I often write about people I meet in Italy and many times I am ‘introduced’ to them online or via an article they publish.
Last week while reading one such article in Italy Magazine I found Myra Robinson.
Myra Robinson is an expat from the United Kingdom living in the area outside of Venice.
What caught my attention, as I read her article was how the author described her interaction with the Italian families she now lives among.
Read more of Myra’s work at: http://myrarobinson.info/
A Magical Outdoor Theatre in the Euganean Hills
wine tasting on Monte Venda, the highest hill in the Colli Euganei. It certainly pays to know
people. I hadn’t seen it advertised at all, yet when we get there, a lot of people are expected.
They’d arranged for young men in high visibility waistcoats to direct the cars to parking spaces.
We park on one side of the narrow road, leaving barely enough space for other cars to pass, and
scramble up the dusty path, higher and higher until we reach a small level field where there are
Buying a pink raffle ticket entitles you to several drinks, a cold pasta dish, panini con porchetta
and slices of melon, with the concert to follow. And who should be dishing out the food but my
friend from the corner bar. It’s certainly a small world in the Euganean Hills.
He waves a fork at me with a huge lump of Grana Padano on it. I accept, and look around to see
where my friend has got to. She waves from the hillside, and when I get nearer I see that she’s
spread out a picnic blanket on the side of a large natural amphitheatre with a wooden stage in front.
the land slowly flattens into a plain where lights are beginning to twinkle. Beyond is the Venetian
Lagoon, with a hazy glowing suggestion of La Serenissima (Venice) in the distance.
microphone. I groan inwardly, hoping it isn’t going to be another example of the “due parole”
(two words) which go on for twenty minutes. The speaker turns out to be the owner of the hillside,
a wine producer who decided that rather than make a vineyard from this natural amphitheatre,
he’d turn it into an outdoor theatre and put on performances all summer.
With a wave of his hand, we are introduced to the Orchestra Popolare delle Dolomiti in Concerto.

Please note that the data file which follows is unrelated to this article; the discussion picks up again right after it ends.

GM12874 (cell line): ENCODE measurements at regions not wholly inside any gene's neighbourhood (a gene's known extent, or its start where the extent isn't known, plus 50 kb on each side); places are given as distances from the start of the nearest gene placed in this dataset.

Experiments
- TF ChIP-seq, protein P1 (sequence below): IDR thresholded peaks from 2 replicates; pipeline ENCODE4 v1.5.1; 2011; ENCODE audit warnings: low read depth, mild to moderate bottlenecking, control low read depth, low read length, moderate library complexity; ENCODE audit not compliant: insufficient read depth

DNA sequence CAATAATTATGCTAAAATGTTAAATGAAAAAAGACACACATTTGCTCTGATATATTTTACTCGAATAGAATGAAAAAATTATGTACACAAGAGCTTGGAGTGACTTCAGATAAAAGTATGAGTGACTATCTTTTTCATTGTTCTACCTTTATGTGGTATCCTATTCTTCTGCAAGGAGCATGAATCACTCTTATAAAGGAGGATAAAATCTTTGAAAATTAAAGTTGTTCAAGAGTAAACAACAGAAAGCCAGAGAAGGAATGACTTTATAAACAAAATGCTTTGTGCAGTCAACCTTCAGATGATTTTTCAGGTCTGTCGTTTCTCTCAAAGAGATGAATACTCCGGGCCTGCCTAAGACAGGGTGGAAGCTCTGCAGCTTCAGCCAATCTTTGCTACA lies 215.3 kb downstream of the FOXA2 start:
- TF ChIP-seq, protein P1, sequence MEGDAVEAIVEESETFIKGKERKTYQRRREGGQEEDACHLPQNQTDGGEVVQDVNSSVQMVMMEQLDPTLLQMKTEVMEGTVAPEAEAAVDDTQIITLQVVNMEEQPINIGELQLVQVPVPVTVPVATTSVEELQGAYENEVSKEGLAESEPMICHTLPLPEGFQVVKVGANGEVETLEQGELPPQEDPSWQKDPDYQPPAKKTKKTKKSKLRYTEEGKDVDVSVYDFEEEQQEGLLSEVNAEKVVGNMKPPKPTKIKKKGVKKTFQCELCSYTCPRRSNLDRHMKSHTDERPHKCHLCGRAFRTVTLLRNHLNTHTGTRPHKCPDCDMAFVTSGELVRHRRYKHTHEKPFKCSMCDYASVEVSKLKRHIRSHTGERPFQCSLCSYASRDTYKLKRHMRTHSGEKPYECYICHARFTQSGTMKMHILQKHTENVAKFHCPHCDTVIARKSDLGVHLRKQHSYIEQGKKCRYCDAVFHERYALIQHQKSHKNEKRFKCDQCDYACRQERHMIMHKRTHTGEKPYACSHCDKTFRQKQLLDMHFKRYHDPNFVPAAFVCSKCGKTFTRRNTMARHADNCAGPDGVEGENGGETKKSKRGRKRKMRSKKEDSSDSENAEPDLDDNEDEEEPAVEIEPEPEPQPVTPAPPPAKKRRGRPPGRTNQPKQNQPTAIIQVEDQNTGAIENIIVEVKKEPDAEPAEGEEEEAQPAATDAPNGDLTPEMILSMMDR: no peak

I’m impressed that they’ve even hauled a harmonium up the steep rocky track, as well as a double
bass. A female singer adds to the occasion, urging us to clap in time, or sing choruses, but as it’s
almost entirely in dialect I have very little idea of what the songs are about.
plane is on its descent into Venice airport, very close to us in the night sky because we’re so high
in the hills. I wonder what the passengers will make of the sight below them; a stage and orchestra
bathed in an orange glow, and clusters of faces on the hillside caught in the light. I can even make
out faces of passengers in the plane’s windows, but to my surprise, nobody on the ground around
me seems to notice, so intent are they on listening and enjoying the music.
it into an outdoor theatre, inspired, he said, by a visit to the Greek theatre of Segesta in Sicily. We
sit down to chat in his cantina, Ca’ Lustra, over a glass or two of his prize-winning wine. He’s a
softly spoken, gentle man with astonishingly blue eyes, not at all the go-getting entrepreneur I’d
imagined, but he certainly has a passion for the hills and local culture.
called in geologists to advise about the stability of the land, disappointed when they rejected his
magical idea of adding a little lake, but nevertheless spending a fortune on earth-moving.
the stage, knowing that the wood was already old and well seasoned, so it wouldn’t warp.
hills, he remains serene, calmly trotting out the amazing statistics which cost the regional park
€100,000 a year in lost produce and repairs to paths and woodland. Like other hill farmers I’ve met,
he seems to accept the interconnection between the land and the flora and fauna, and doesn’t care
much for the vast profits some greedy landowners strive to achieve.
especially since I’ve only ever seen one in the flesh. Equally amazing is their rate of reproduction,
so fast that even the most determined hunting can’t keep the numbers under control. Each sow
bears two litters of 12 piglets every year. To make matters worse, a decade or so ago they
imported a Hungarian strain of wild boar, heavier, larger and more cunning than the natives, to satisfy
demand from huntsmen.
covered areas for public use and to extend the programme to “at least 20 different kinds of cultural
” Signor Zanovello sums it up very well with his mantra: everything must be “bello, buono,
e di qualità”.
About the Author:
Myra Robinson’s teaching career has ranged from teaching French in Wales, to her specialism, children with behaviour problems, eventually becoming a head teacher. (And for that, she says, you need a good sense of humour and the ability not to take yourself too seriously.) She was awarded a Churchill Fellowship to examine working with disaffected young people throughout Europe.
Contact Myra and sign up for her posts at: http://myrarobinson.info/
Her recent book: http://myrarobinson.info/fried-flowers-and-fango